The path of least resistance can be a slippery slope. Take care that fixing your fixes of fixes doesn't snowball and end up costing you more than fixing the root cause would have in the first place.


Need to UNPIVOT? Why not CROSS APPLY VALUES instead?
Since random numbers are too important to be left to chance, let's generate some!
Learn to understand recursive CTEs by example.
Splitting strings based on patterns can be fast!
Post #1539544
Posted Sunday, February 9, 2014 11:56 AM
Grasshopper

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Group: General Forum Members
Last Login: Monday, September 22, 2014 2:15 PM
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Ok, so here is the DDL and some sample data:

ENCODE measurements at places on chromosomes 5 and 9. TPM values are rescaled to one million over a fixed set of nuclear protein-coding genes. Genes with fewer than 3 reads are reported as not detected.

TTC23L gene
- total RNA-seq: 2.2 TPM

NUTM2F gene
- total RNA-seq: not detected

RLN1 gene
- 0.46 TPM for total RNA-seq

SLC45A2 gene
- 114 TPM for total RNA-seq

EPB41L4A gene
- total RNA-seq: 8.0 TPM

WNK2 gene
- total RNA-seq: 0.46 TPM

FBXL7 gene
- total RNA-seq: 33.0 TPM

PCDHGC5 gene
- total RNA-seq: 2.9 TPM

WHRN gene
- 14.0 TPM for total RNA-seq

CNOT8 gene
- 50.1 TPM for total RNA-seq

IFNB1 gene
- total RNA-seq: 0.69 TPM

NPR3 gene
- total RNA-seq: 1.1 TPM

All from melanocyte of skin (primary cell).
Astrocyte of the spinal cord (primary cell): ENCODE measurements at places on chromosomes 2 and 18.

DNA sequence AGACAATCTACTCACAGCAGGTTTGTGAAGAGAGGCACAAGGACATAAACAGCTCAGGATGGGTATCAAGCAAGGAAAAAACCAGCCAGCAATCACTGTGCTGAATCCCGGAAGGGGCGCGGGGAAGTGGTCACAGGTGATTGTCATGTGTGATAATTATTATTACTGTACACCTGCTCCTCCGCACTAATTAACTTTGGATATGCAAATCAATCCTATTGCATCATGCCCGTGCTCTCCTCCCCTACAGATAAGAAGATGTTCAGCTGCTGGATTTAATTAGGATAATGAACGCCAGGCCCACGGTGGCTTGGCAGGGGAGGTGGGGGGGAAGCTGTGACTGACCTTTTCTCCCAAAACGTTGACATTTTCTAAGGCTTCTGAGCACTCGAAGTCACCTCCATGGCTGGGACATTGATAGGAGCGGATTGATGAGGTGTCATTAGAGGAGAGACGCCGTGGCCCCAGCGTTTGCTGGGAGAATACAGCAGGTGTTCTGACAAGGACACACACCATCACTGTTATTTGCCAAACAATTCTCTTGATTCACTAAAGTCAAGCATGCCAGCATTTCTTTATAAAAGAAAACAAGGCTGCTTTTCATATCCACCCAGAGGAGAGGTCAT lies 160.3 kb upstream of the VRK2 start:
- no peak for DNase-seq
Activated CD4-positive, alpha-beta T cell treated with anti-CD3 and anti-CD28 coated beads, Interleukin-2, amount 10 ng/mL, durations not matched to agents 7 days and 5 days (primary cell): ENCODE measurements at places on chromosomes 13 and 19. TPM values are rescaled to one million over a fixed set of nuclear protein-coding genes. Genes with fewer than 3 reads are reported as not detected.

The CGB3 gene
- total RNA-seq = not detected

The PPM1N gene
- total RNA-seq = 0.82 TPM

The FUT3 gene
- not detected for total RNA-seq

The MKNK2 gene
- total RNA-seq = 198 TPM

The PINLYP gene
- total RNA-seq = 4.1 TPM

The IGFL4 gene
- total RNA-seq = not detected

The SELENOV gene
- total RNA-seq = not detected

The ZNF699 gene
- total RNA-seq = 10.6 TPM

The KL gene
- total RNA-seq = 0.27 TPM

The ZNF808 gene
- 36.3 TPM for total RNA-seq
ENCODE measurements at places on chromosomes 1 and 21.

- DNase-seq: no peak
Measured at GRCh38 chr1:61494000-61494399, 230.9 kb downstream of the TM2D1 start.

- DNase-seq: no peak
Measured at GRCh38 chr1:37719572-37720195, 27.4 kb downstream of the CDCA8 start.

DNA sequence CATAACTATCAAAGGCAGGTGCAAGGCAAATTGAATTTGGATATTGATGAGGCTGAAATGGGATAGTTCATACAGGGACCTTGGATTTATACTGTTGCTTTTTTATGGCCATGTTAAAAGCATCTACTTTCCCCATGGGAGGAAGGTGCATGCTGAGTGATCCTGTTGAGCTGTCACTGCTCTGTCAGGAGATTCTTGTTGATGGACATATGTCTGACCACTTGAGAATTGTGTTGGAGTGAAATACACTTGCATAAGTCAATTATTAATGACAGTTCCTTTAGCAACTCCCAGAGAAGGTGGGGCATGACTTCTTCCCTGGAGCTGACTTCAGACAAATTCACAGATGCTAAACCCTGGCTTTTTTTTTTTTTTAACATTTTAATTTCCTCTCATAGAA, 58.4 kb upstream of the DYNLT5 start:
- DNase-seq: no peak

CREATE TABLE [Sales].[SalesOrderHeader](
[SalesOrderID] [int],
[OrderDate] [datetime] NOT NULL,
[CustomerID] [int] NOT NULL,
[TotalDue] [Numeric](10,2),

CONSTRAINT [PK_SalesOrderHeader_SalesOrderID] PRIMARY KEY CLUSTERED
(
[SalesOrderID] ASC
)WITH (PAD_INDEX = OFF, STATISTICS_NORECOMPUTE = OFF, IGNORE_DUP_KEY = OFF, ALLOW_ROW_LOCKS = ON, ALLOW_PAGE_LOCKS = ON) ON [PRIMARY]
) ON [PRIMARY]

GO


INSERT INTO [AdventureWorks2012].[Sales].[SalesOrderHeader] ([SalesOrderID]
,[OrderDate]
,[CustomerID]
,[TotalDue])

VALUES ('43659','2005-07-01 00:00:00.000', '29825', 23153.23),
('43660','2005-07-02 00:00:00.000', '29825', 23111.82),
('43661','2013-08-02 00:00:00.000', '29825', 11.82),
('43662','2014-01-05 00:00:00.000', '29825', 111.22),
('43663','2007-05-05 00:00:00.000', '29826', 541.22),
('43664','2003-12-12 00:00:00.000', '29826', 1641.22),
('43665','2009-08-12 00:00:00.000', '29826', 11641.22)






If you need more sample data, please let me know.



Best regards and thanks!
Post #1539588